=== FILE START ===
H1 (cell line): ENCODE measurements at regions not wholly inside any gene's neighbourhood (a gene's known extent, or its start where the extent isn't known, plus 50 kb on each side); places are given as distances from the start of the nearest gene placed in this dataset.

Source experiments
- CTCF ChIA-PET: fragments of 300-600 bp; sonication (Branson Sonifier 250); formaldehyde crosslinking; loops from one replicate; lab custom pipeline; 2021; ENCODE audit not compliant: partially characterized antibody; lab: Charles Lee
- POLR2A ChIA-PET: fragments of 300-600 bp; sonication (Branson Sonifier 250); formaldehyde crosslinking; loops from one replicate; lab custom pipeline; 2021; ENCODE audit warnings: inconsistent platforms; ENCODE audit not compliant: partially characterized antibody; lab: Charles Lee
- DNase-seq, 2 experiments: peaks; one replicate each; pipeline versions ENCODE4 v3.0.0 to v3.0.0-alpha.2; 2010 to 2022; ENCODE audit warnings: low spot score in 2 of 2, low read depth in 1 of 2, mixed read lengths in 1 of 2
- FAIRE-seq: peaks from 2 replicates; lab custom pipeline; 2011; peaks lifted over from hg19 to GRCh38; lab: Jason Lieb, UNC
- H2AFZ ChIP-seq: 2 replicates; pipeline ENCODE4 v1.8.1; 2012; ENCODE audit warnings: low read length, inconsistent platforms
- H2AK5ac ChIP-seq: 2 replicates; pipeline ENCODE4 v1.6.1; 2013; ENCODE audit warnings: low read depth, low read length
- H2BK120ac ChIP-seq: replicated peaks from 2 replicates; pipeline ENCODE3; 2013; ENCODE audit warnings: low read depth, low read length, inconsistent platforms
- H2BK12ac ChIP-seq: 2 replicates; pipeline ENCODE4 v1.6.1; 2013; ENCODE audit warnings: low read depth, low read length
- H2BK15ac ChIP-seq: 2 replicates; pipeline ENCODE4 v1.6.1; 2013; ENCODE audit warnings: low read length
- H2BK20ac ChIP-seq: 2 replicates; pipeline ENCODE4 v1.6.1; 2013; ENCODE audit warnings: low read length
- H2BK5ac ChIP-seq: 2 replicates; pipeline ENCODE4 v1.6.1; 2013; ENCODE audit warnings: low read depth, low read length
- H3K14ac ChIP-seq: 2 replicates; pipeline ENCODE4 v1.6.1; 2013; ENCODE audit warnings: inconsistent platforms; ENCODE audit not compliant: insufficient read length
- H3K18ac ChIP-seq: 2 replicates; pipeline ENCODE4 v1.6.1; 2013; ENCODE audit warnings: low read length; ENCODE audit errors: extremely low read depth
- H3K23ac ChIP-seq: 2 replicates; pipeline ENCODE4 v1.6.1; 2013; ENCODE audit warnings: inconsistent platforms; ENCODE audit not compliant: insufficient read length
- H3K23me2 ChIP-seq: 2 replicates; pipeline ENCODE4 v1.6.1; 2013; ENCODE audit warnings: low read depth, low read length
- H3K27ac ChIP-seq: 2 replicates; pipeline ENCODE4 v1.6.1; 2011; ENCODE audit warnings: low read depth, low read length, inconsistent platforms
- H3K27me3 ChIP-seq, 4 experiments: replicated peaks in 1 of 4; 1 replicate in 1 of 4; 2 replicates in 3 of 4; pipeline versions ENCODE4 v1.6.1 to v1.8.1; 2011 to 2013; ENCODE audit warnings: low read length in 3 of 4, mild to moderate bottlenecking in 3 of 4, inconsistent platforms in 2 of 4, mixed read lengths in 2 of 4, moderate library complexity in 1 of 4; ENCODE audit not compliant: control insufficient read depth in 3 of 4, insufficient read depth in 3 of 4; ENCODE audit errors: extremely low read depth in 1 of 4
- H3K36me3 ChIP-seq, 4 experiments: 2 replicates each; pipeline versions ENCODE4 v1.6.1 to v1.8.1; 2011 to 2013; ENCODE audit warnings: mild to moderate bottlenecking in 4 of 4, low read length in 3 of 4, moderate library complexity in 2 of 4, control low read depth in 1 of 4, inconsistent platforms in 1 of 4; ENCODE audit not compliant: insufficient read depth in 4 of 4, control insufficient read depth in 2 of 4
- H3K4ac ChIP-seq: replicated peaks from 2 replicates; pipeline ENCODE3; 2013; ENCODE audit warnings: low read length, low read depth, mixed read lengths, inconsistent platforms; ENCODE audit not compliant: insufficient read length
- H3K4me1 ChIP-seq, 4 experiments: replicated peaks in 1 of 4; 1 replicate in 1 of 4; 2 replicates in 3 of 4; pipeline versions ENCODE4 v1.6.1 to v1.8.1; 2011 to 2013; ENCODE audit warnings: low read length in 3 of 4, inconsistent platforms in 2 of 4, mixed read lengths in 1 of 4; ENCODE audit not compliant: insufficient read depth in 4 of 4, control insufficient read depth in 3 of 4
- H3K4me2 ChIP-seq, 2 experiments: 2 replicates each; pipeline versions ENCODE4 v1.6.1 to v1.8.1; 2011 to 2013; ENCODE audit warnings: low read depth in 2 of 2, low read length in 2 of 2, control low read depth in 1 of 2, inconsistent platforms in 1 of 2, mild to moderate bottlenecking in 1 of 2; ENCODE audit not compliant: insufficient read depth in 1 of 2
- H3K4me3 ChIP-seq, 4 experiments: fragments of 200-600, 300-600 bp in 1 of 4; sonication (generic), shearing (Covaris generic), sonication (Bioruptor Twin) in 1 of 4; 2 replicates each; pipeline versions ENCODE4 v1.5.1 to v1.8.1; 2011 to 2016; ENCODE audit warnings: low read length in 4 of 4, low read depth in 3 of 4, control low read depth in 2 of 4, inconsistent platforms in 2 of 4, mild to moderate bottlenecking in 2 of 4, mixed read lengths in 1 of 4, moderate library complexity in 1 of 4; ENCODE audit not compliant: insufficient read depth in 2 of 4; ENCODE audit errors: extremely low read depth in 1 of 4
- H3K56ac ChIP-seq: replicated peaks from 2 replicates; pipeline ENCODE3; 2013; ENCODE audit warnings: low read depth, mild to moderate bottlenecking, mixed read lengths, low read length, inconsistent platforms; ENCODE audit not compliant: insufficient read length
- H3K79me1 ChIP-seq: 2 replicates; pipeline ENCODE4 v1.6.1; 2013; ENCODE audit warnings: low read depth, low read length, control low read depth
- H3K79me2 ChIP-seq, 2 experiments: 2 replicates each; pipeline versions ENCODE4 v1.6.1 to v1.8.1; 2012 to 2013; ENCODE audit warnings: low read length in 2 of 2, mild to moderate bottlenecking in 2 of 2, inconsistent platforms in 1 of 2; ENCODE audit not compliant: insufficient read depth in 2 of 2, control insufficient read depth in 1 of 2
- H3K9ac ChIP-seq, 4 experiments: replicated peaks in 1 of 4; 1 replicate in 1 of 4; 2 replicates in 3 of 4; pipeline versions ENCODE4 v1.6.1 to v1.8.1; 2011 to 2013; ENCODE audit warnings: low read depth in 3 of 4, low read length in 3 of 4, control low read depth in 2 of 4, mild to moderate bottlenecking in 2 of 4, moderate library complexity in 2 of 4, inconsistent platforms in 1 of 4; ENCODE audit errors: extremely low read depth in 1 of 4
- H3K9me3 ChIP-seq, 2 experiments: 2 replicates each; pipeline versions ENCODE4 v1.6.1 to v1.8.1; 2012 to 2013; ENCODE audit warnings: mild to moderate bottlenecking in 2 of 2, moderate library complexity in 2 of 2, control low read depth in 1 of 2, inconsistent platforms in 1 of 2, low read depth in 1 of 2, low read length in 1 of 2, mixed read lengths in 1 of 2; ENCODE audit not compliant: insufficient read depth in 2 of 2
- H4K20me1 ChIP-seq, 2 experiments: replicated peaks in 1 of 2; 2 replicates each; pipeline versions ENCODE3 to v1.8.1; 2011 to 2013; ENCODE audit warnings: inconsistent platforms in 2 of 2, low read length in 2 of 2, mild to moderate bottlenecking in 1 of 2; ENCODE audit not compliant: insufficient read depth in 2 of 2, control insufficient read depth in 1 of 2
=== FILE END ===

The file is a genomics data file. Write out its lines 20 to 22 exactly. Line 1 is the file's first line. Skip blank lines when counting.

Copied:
- H3K36me3 ChIP-seq, 4 experiments: 2 replicates each; pipeline versions ENCODE4 v1.6.1 to v1.8.1; 2011 to 2013; ENCODE audit warnings: mild to moderate bottlenecking in 4 of 4, low read length in 3 of 4, moderate library complexity in 2 of 4, control low read depth in 1 of 4, inconsistent platforms in 1 of 4; ENCODE audit not compliant: insufficient read depth in 4 of 4, control insufficient read depth in 2 of 4
- H3K4ac ChIP-seq: replicated peaks from 2 replicates; pipeline ENCODE3; 2013; ENCODE audit warnings: low read length, low read depth, mixed read lengths, inconsistent platforms; ENCODE audit not compliant: insufficient read length
- H3K4me1 ChIP-seq, 4 experiments: replicated peaks in 1 of 4; 1 replicate in 1 of 4; 2 replicates in 3 of 4; pipeline versions ENCODE4 v1.6.1 to v1.8.1; 2011 to 2013; ENCODE audit warnings: low read length in 3 of 4, inconsistent platforms in 2 of 4, mixed read lengths in 1 of 4; ENCODE audit not compliant: insufficient read depth in 4 of 4, control insufficient read depth in 3 of 4